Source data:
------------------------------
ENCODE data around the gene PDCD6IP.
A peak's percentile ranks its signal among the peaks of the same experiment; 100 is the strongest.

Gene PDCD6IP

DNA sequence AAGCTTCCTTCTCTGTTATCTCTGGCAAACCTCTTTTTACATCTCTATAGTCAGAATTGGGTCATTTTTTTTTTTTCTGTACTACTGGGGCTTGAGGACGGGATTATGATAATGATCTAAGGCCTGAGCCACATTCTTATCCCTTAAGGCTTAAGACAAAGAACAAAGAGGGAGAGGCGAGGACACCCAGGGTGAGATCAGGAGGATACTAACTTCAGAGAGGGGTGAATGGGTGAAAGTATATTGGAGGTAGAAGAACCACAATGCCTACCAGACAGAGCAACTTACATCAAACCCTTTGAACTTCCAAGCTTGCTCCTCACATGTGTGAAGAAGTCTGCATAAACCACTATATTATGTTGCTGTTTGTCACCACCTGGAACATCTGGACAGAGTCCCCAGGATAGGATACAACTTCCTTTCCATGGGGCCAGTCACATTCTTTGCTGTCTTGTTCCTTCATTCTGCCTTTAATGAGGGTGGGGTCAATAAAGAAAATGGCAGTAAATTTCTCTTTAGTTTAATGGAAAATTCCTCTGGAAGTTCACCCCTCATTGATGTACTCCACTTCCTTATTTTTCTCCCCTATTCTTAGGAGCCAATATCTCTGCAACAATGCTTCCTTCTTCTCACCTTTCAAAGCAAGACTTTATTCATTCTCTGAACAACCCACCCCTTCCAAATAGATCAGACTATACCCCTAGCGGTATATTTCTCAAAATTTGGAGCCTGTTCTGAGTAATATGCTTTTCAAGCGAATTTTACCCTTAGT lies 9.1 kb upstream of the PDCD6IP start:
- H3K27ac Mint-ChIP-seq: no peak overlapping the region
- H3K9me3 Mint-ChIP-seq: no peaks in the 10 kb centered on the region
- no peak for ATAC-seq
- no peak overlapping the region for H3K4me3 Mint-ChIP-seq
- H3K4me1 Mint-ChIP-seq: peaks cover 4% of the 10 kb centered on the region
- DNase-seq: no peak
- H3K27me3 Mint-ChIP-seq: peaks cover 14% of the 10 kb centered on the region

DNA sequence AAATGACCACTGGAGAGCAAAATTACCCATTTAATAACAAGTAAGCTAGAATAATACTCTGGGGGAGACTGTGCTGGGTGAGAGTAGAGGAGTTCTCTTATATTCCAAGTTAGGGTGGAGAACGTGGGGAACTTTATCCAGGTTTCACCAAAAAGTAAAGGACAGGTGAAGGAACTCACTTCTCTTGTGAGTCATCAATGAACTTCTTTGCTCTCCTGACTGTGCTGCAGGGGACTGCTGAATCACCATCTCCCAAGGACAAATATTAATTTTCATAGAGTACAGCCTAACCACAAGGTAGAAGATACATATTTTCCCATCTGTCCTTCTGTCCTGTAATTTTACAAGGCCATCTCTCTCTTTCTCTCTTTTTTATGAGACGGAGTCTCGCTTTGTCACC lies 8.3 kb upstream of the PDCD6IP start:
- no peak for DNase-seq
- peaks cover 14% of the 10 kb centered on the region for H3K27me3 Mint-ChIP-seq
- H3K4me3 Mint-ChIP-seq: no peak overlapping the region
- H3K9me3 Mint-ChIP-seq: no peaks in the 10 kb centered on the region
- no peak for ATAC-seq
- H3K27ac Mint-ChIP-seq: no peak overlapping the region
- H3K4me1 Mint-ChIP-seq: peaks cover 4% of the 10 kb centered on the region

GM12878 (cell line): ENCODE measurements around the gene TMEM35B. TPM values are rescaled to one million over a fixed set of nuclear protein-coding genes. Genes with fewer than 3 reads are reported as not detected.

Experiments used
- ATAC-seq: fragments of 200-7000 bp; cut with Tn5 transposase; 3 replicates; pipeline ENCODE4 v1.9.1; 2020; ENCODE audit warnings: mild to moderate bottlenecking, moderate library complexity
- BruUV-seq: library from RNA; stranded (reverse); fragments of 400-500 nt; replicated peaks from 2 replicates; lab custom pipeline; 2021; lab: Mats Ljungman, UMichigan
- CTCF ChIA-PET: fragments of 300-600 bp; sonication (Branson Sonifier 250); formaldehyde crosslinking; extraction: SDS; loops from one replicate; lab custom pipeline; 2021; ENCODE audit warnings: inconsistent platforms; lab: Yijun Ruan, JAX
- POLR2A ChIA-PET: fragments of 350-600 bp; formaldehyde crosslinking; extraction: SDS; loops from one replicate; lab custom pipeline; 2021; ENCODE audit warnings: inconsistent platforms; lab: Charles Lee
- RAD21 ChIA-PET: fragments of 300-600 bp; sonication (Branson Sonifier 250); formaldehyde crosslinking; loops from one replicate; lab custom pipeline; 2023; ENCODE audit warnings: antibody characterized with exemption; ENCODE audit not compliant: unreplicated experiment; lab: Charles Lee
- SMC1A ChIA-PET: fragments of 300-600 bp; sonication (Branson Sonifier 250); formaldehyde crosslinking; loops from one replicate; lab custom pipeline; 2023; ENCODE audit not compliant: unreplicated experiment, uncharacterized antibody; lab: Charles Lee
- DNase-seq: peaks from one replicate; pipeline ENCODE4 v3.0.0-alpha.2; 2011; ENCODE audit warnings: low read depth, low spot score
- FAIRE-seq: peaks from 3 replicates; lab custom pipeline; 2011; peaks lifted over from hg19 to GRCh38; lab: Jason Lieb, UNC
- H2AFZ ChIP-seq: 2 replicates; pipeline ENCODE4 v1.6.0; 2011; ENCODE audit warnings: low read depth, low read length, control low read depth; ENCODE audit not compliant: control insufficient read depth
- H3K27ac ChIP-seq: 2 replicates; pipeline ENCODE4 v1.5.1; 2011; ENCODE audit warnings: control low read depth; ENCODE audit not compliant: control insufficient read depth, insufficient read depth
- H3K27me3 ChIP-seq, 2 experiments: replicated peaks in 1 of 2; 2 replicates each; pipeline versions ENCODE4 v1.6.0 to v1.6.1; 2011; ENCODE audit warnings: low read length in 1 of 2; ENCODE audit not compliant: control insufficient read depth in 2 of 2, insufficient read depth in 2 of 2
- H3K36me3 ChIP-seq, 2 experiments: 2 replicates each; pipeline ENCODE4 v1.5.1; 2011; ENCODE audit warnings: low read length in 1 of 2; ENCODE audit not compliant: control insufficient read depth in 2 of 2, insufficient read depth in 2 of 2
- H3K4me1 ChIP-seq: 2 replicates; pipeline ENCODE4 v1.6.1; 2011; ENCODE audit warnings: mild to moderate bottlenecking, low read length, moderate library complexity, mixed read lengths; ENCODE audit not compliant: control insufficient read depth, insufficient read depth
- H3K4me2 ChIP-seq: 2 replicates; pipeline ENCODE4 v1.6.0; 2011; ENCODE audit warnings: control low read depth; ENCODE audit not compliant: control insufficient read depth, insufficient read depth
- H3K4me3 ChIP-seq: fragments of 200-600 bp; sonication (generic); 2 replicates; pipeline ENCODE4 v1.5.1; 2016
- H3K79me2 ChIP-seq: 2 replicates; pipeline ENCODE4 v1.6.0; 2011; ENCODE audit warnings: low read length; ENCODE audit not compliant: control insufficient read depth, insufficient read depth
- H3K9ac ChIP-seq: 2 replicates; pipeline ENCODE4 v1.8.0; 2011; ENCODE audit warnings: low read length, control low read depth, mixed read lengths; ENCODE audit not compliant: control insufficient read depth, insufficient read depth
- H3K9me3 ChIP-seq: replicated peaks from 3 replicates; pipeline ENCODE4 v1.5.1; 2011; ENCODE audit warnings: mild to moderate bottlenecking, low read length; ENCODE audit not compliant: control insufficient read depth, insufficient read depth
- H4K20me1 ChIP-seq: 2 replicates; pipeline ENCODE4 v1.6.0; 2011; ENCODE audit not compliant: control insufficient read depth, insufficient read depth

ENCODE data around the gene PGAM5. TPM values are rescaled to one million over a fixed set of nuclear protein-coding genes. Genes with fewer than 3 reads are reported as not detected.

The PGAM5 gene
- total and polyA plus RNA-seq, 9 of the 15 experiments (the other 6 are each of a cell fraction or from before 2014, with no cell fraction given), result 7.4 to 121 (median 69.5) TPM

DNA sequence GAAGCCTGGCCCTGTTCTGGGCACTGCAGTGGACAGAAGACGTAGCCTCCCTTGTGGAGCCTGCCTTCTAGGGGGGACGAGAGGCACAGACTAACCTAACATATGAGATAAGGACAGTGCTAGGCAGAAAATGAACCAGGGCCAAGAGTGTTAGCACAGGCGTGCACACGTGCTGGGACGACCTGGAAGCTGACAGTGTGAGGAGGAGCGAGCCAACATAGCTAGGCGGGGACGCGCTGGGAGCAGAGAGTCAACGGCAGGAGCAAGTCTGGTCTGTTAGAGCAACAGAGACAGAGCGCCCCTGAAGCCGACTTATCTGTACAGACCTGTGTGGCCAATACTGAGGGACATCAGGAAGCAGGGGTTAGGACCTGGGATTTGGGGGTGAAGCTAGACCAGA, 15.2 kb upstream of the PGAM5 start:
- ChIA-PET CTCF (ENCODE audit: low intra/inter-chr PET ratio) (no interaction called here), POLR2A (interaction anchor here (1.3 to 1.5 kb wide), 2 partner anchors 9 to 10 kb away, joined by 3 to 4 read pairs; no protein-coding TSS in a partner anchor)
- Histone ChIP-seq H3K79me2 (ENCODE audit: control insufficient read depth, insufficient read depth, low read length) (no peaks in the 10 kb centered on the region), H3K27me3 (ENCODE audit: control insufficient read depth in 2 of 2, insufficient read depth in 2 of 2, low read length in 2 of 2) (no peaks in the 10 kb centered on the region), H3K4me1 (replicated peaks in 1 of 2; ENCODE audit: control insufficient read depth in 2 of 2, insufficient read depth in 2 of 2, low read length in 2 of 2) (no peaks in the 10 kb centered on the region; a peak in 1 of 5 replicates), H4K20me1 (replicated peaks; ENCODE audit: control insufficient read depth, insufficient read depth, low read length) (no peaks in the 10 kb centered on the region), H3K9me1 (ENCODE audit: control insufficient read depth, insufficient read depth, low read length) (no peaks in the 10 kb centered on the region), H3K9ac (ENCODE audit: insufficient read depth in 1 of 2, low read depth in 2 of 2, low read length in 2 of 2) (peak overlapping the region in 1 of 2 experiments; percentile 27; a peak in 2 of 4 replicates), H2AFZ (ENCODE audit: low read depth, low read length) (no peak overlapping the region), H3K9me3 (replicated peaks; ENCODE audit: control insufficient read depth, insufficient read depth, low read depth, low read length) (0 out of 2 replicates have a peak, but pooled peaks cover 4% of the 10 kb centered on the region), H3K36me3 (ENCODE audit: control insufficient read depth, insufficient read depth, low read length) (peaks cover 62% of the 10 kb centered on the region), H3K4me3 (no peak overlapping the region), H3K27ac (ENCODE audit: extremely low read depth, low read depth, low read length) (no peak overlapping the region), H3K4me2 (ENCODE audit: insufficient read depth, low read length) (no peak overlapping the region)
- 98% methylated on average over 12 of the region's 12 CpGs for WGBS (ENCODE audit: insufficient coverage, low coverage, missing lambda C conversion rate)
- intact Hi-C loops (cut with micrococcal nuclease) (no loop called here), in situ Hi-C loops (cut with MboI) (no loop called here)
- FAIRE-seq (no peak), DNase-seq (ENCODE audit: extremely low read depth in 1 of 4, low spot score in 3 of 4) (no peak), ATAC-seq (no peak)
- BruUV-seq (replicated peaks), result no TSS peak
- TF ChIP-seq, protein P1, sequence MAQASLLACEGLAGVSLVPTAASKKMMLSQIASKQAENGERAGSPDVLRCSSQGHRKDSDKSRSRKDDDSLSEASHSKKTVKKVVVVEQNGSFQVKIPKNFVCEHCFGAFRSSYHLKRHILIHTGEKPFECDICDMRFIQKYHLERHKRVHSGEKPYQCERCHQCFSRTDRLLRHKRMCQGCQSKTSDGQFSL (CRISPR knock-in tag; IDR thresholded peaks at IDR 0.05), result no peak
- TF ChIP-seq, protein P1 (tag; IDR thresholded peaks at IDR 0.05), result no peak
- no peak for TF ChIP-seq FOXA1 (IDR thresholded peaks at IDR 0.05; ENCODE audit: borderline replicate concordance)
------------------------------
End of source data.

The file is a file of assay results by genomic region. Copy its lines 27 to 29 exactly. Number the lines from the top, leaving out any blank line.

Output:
- SMC1A ChIA-PET: fragments of 300-600 bp; sonication (Branson Sonifier 250); formaldehyde crosslinking; loops from one replicate; lab custom pipeline; 2023; ENCODE audit not compliant: unreplicated experiment, uncharacterized antibody; lab: Charles Lee
- DNase-seq: peaks from one replicate; pipeline ENCODE4 v3.0.0-alpha.2; 2011; ENCODE audit warnings: low read depth, low spot score
- FAIRE-seq: peaks from 3 replicates; lab custom pipeline; 2011; peaks lifted over from hg19 to GRCh38; lab: Jason Lieb, UNC